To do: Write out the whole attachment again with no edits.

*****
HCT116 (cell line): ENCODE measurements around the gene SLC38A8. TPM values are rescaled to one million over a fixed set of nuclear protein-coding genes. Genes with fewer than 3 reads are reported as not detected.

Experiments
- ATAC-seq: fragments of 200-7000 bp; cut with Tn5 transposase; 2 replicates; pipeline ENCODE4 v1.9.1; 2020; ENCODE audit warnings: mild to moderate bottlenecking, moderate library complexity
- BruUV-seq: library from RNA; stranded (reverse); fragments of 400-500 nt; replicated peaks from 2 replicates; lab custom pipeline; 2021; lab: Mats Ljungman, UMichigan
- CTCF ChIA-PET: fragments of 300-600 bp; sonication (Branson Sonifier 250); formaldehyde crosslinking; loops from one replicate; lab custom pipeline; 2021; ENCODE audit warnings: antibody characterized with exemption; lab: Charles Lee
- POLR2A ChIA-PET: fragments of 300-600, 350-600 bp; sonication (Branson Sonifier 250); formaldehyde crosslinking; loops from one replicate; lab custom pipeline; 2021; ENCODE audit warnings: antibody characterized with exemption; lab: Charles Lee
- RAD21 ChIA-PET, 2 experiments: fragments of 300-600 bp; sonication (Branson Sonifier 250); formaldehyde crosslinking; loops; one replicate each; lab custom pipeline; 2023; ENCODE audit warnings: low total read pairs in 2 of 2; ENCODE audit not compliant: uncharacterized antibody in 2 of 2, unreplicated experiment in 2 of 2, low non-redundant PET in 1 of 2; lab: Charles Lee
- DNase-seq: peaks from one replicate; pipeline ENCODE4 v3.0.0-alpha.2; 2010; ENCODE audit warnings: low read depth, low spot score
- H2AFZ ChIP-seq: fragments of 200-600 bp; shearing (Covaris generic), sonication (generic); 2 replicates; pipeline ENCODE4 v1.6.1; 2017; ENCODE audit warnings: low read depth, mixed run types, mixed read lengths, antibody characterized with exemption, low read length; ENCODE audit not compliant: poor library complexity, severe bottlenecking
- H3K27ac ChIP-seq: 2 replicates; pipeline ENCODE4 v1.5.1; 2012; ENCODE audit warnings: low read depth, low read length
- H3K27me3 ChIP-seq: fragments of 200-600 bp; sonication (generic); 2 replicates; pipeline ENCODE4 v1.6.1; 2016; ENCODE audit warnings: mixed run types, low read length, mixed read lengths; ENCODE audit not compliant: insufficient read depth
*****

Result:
HCT116 (cell line): ENCODE measurements around the gene SLC38A8. TPM values are rescaled to one million over a fixed set of nuclear protein-coding genes. Genes with fewer than 3 reads are reported as not detected.

Experiments
- ATAC-seq: fragments of 200-7000 bp; cut with Tn5 transposase; 2 replicates; pipeline ENCODE4 v1.9.1; 2020; ENCODE audit warnings: mild to moderate bottlenecking, moderate library complexity
- BruUV-seq: library from RNA; stranded (reverse); fragments of 400-500 nt; replicated peaks from 2 replicates; lab custom pipeline; 2021; lab: Mats Ljungman, UMichigan
- CTCF ChIA-PET: fragments of 300-600 bp; sonication (Branson Sonifier 250); formaldehyde crosslinking; loops from one replicate; lab custom pipeline; 2021; ENCODE audit warnings: antibody characterized with exemption; lab: Charles Lee
- POLR2A ChIA-PET: fragments of 300-600, 350-600 bp; sonication (Branson Sonifier 250); formaldehyde crosslinking; loops from one replicate; lab custom pipeline; 2021; ENCODE audit warnings: antibody characterized with exemption; lab: Charles Lee
- RAD21 ChIA-PET, 2 experiments: fragments of 300-600 bp; sonication (Branson Sonifier 250); formaldehyde crosslinking; loops; one replicate each; lab custom pipeline; 2023; ENCODE audit warnings: low total read pairs in 2 of 2; ENCODE audit not compliant: uncharacterized antibody in 2 of 2, unreplicated experiment in 2 of 2, low non-redundant PET in 1 of 2; lab: Charles Lee
- DNase-seq: peaks from one replicate; pipeline ENCODE4 v3.0.0-alpha.2; 2010; ENCODE audit warnings: low read depth, low spot score
- H2AFZ ChIP-seq: fragments of 200-600 bp; shearing (Covaris generic), sonication (generic); 2 replicates; pipeline ENCODE4 v1.6.1; 2017; ENCODE audit warnings: low read depth, mixed run types, mixed read lengths, antibody characterized with exemption, low read length; ENCODE audit not compliant: poor library complexity, severe bottlenecking
- H3K27ac ChIP-seq: 2 replicates; pipeline ENCODE4 v1.5.1; 2012; ENCODE audit warnings: low read depth, low read length
- H3K27me3 ChIP-seq: fragments of 200-600 bp; sonication (generic); 2 replicates; pipeline ENCODE4 v1.6.1; 2016; ENCODE audit warnings: mixed run types, low read length, mixed read lengths; ENCODE audit not compliant: insufficient read depth